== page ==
That being said, for that moment to work, you need the players to care about the result. “D’uh”, I hear you say, but so many games throw me randomness before I care about what happens. There are three factors you can use to make me care about a result:
- Clear and understandable result: if I roll 10 dice and need to add them up and know if I have rolled more than 24, that moment gets diluted. If I roll 10 dice and know I need 4 Fist-icons, that I can get right away. A great example of this being done perfectly is Las Vegas, which I’ve talked about in this post.
- An important and immediate impact: Imagine a combat game where my attacks deal 2d6 damage: I don’t care how well I roll against a Demon with 100 hit points, because the difference will not be felt for a long time. If that Demon has 10 hit points, then suddenly, it’s the difference between defeating them and them getting another turn. If I know their next attack will kill me, suddenly I’m standing up for that roll, because it literally is life-and-death.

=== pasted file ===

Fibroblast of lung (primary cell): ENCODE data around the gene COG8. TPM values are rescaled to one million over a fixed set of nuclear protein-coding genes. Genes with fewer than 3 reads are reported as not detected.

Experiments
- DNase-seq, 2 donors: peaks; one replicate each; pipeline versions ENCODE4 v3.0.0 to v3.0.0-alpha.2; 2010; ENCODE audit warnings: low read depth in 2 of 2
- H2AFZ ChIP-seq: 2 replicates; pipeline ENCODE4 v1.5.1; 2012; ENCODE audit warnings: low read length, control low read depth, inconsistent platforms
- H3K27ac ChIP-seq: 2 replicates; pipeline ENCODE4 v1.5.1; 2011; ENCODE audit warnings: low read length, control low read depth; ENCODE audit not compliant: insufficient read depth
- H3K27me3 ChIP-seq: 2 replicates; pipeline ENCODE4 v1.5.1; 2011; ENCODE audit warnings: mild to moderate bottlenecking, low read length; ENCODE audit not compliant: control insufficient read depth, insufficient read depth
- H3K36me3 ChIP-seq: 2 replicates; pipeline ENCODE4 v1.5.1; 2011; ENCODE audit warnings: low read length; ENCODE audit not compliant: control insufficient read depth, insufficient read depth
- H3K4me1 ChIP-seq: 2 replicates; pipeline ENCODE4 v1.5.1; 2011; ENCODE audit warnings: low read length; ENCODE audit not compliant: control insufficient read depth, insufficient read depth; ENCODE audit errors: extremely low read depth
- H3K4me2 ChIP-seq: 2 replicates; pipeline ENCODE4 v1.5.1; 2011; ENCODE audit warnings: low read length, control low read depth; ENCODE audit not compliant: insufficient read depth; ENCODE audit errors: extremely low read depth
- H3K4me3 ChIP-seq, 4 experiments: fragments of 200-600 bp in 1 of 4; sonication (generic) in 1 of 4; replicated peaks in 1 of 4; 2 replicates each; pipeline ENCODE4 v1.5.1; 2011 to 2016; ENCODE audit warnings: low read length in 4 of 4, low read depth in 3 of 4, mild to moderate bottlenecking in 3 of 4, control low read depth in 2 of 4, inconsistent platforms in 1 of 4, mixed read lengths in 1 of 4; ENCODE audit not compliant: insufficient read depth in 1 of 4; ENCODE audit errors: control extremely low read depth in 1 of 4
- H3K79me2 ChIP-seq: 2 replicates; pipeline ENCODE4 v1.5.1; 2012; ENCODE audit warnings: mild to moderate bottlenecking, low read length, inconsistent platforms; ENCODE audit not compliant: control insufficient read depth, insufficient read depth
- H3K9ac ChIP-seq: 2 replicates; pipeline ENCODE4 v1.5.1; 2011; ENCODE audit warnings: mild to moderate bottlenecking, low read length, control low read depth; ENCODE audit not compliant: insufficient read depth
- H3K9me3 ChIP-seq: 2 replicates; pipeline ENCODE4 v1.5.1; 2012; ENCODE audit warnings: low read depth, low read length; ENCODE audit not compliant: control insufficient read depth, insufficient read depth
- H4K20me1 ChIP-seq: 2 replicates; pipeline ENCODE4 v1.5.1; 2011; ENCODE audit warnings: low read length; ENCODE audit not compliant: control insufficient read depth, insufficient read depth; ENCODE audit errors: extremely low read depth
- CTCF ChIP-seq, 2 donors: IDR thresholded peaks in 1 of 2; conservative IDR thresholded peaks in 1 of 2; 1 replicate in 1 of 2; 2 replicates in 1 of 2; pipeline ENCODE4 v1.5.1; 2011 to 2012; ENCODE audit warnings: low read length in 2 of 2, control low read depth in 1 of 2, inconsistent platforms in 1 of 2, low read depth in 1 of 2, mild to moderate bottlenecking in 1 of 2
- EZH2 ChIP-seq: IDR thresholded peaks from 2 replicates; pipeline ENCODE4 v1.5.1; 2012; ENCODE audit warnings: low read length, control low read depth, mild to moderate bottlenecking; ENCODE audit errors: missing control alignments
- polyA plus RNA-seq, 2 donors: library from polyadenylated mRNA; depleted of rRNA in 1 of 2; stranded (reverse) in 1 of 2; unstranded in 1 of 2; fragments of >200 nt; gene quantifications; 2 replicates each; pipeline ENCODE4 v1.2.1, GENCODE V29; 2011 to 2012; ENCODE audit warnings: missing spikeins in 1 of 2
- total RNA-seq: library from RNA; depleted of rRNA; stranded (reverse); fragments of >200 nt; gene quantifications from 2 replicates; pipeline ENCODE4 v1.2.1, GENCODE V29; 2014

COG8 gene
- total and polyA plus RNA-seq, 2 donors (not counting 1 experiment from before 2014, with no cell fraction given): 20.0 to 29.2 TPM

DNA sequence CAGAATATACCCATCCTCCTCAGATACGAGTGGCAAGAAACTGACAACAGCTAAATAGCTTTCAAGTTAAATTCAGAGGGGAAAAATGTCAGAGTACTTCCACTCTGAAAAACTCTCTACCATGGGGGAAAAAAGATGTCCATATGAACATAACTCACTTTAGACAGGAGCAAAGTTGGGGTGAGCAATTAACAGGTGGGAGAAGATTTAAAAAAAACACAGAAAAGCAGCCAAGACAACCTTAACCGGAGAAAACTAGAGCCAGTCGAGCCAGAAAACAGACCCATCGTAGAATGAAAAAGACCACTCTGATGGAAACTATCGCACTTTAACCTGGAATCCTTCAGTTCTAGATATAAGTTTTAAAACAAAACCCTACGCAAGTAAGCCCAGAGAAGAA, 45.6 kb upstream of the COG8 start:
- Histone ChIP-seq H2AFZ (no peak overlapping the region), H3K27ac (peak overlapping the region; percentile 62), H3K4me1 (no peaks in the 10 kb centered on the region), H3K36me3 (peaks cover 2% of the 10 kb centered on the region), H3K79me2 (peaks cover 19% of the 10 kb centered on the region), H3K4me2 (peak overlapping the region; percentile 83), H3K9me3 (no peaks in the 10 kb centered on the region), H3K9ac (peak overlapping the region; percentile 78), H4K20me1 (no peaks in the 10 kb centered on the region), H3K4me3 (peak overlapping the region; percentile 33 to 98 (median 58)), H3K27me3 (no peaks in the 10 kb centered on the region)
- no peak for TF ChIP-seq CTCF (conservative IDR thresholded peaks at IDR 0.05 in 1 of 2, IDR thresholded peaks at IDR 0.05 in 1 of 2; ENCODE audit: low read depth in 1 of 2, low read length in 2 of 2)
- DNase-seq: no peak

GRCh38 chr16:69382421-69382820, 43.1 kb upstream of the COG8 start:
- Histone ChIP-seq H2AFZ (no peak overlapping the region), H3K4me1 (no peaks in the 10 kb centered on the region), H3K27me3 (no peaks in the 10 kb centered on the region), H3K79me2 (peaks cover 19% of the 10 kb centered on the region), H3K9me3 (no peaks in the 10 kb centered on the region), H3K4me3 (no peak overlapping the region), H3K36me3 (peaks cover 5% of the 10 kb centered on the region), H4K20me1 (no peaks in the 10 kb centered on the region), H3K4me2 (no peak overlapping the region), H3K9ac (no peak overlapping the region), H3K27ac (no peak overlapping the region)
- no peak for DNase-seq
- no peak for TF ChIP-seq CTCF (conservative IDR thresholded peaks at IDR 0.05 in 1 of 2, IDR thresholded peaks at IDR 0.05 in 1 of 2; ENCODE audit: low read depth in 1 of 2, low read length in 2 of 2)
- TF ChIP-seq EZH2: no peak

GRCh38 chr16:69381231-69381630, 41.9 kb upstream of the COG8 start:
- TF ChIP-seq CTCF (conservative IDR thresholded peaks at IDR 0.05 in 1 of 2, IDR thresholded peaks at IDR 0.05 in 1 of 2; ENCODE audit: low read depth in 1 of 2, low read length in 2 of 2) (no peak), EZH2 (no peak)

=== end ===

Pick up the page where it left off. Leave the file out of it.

- Clearly bad odds: If the odds are in my favor for a roll, two things can happen: either I roll well, which isn’t particularly satisfying, or I can roll poorly, and get very, very frustrated. On the other hand, if I need to roll a 10 on my d10 to dodge the robot’s attack, I can either fail and know the odds were against me, or pull it off and feel like the baddest of all badasses.
If you’re adding randomness to a game to cause those surging moments of surprise, you need to use it sparingly, and only when it matters. No big moment will come out of casual randomness.
My favorite way to use randomness is to seed the opportunities the players can use: in With A Smile & A Gun, the dice pool you can draft from is rolled every round, and that roll creates scarcities and abundances which change from round to round and can have quite an impact on how the round plays.